NTMS is the latest technology in the functional localization of the cerebral cortex, which plays an important role in surgical planning, patient consultation, and risk assessment. The results show that the accuracy of nTMS in locating motor and language functions is similar to that of DES, higher than that of fMRI, and it is easy to operate. Therefore, it is recommended that nTMS can be used routinely to locate functional areas in patients with occupied functional areas. NTMS is a useful supplement for established IOM workflows while planning and conducting surgery in suspected motor eloquent regions. NTMS has high application value in the treatment of neurological and psychiatric diseases.



Three dimension


Amyotrophic lateral sclerosis


Cortical spinal excitability


Cortical spinal tract


Direct electrical cortical stimulation


Diffusion tensor imaging fiber tracking




Electric-field navigated transcranial magnetic stimulation


Function magnetic resonance imaging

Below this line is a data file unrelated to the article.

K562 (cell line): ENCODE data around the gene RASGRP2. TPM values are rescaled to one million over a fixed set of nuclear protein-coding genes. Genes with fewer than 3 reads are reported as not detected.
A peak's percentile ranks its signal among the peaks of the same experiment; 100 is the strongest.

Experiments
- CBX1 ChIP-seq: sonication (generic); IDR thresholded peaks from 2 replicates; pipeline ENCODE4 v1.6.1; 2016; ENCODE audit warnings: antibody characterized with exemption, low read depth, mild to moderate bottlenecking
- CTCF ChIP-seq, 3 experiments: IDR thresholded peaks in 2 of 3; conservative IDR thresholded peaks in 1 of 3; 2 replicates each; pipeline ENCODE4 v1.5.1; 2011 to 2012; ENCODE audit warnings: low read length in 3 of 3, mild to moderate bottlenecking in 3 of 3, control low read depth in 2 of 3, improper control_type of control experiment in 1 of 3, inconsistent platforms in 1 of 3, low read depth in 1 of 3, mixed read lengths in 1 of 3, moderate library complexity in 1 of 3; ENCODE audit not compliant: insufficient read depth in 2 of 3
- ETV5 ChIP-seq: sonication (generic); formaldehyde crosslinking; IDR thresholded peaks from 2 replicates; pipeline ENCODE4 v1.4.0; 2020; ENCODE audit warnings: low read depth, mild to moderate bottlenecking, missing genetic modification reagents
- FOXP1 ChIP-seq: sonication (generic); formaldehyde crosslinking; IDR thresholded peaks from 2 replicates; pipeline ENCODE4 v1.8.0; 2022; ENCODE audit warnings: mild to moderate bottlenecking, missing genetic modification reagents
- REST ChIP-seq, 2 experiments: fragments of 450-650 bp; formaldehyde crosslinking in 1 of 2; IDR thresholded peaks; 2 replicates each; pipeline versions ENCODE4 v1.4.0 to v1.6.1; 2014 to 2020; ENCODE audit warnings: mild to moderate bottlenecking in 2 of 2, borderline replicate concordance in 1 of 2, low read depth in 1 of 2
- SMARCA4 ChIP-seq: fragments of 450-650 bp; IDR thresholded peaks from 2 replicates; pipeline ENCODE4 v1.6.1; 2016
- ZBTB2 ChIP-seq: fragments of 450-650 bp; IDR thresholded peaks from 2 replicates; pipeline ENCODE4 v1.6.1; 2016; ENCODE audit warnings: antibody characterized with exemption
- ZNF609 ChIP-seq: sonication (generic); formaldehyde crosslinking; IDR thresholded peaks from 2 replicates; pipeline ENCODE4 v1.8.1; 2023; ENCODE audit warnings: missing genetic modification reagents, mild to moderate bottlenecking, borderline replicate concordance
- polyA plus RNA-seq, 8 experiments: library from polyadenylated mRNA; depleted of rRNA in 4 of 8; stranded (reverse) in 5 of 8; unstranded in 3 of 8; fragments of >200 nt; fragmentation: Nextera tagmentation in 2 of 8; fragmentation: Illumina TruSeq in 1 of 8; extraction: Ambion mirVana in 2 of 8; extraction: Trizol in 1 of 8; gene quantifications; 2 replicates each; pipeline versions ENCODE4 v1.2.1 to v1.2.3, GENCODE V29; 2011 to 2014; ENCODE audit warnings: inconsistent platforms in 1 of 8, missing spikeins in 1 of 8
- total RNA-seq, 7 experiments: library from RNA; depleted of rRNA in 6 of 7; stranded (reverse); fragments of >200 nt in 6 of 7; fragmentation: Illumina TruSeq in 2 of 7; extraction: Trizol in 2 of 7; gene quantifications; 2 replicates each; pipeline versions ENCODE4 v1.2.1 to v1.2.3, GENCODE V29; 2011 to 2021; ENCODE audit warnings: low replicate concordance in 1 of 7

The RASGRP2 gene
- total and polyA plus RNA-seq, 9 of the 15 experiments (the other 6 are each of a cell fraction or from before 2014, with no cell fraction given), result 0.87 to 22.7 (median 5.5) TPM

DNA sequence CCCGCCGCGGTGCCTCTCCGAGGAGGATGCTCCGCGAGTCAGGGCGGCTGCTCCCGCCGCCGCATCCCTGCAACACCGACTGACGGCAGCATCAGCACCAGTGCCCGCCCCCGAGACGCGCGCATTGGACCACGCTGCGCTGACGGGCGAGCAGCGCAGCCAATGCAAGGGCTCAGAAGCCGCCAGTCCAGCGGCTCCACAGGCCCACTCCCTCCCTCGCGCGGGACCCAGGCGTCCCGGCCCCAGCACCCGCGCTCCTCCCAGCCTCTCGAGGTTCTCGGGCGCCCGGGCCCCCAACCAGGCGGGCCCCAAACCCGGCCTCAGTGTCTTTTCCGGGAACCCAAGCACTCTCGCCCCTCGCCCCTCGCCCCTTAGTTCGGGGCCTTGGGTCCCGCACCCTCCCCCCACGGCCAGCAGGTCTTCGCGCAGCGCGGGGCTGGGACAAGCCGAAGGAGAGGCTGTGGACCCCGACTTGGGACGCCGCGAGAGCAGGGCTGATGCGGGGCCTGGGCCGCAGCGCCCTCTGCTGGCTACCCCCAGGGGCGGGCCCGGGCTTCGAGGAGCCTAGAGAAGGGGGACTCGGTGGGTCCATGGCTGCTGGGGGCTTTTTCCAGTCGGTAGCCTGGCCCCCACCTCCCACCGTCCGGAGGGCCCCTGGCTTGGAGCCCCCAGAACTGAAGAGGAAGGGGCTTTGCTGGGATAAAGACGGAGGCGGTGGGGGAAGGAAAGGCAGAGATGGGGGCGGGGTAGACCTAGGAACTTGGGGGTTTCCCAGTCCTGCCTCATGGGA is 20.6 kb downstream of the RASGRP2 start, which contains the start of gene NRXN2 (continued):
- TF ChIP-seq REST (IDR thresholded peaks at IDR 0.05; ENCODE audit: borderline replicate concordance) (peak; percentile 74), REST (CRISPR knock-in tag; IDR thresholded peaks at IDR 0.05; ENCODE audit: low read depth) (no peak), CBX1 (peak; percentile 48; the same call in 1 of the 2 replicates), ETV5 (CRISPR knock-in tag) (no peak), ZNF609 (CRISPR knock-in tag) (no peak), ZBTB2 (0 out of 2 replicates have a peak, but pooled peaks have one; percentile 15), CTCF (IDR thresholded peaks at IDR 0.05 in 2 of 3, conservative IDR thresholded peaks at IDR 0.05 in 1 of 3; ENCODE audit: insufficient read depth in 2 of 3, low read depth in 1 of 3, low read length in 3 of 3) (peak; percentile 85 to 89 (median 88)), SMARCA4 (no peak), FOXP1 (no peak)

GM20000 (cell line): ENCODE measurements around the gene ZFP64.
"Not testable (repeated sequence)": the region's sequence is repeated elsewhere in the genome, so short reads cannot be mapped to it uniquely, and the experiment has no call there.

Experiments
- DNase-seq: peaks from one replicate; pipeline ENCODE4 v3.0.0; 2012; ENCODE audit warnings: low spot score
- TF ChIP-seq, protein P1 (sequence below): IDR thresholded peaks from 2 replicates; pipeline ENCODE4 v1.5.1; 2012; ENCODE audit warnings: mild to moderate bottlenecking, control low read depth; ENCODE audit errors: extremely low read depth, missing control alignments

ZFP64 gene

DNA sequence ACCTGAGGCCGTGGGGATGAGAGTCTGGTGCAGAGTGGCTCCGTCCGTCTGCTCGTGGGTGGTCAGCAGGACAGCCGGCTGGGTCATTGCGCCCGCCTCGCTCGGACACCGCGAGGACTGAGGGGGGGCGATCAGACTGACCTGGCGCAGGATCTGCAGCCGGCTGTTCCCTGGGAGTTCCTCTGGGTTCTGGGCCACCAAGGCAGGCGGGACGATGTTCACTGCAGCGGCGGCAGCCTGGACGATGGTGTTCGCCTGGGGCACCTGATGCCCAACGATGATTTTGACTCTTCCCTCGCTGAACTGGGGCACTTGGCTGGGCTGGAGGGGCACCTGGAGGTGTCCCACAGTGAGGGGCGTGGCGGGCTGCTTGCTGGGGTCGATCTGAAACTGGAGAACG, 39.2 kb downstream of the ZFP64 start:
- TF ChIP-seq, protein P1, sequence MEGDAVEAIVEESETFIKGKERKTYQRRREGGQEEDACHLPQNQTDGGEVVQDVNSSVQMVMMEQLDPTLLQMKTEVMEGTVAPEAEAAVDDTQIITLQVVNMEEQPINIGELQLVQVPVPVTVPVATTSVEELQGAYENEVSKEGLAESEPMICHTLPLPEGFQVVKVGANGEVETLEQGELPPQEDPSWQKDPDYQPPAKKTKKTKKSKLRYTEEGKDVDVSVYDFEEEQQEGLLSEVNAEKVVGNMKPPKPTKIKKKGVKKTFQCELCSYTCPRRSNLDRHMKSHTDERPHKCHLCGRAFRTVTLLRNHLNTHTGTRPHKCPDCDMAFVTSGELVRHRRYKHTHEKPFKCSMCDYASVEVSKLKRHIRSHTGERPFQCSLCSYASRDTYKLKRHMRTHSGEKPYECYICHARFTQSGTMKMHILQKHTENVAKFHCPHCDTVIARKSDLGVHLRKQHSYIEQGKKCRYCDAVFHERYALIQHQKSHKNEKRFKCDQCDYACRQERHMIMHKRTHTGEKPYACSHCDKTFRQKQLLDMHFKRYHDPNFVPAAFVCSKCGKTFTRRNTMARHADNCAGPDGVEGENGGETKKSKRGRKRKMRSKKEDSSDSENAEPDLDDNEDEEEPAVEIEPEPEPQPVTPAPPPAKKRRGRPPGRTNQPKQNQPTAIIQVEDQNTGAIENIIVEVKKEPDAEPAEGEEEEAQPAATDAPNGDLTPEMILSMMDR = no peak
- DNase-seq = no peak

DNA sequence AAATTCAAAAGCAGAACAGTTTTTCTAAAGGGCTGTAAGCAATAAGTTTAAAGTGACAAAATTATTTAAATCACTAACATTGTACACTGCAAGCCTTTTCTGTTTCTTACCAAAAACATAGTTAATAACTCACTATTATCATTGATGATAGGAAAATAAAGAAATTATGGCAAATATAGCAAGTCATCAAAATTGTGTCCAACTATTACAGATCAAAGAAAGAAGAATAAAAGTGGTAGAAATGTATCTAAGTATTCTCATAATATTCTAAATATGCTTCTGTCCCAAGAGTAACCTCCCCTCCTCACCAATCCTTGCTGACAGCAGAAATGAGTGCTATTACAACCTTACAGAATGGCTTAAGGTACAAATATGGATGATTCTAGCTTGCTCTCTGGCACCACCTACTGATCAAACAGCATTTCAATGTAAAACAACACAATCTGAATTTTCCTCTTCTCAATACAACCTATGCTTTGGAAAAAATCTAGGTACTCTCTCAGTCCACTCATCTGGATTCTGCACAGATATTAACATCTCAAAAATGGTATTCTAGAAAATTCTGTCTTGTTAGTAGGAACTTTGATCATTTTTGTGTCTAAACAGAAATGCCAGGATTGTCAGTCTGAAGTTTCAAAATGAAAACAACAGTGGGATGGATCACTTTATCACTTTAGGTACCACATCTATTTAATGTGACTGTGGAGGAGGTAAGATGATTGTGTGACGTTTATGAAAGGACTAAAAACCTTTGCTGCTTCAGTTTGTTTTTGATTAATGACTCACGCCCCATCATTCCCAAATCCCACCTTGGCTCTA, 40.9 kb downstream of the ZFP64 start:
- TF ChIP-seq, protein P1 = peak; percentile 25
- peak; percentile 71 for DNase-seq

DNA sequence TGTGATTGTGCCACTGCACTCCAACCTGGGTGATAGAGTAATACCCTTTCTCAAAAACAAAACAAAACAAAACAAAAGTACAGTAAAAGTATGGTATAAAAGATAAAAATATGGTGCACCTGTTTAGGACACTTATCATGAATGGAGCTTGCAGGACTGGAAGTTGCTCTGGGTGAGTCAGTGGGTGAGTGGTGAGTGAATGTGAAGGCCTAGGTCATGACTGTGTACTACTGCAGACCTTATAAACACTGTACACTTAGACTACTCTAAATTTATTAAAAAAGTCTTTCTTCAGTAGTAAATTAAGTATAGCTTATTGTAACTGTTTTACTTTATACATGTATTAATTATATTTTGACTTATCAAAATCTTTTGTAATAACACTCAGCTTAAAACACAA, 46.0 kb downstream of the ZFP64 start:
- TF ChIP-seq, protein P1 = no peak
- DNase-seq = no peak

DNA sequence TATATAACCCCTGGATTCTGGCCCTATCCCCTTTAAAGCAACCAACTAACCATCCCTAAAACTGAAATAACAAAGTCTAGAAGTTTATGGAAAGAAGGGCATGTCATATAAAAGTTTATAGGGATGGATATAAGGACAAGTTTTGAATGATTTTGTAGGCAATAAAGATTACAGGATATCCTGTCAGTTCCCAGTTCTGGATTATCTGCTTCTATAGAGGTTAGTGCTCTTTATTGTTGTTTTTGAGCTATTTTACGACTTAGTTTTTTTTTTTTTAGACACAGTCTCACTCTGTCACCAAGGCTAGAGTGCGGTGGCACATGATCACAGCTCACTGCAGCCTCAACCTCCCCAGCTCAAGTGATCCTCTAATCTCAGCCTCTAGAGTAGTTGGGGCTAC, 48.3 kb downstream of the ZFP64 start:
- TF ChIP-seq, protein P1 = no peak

Interoperative monitoring


Line-navigated transcranial magnetic stimulation


Motor-evoked potential


Magnetic resonance imaging


Navigated transcranial magnetic stimulation


Resting motor threshold


Regions of interest


Repetitive transcranial magnetic stimulation


Transcranial magnetic stimulation


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FXJ, LXZ, and ZYL contributed to the conception and design of the study. FXJ, LMG, and LCY contributed to the acquisition and analysis of the data. FXJ and LXZ contributed to the drafting of the manuscript. FXJ, LXZ, and ZYL contributed to the revising of the manuscript critically for important intellectual content. FXJ, LMG, LCY, and ZYL contributed to the approval of the version of the manuscript to be published. All authors read and approved the final manuscript.

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Correspondence to Xianzeng Liu.

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Fang, X., Liu, M., Lu, C. et al. Current status and potential application of navigated transcranial magnetic stimulation in neurosurgery: a literature review. Chin Neurosurg Jl 5, 12 (2019).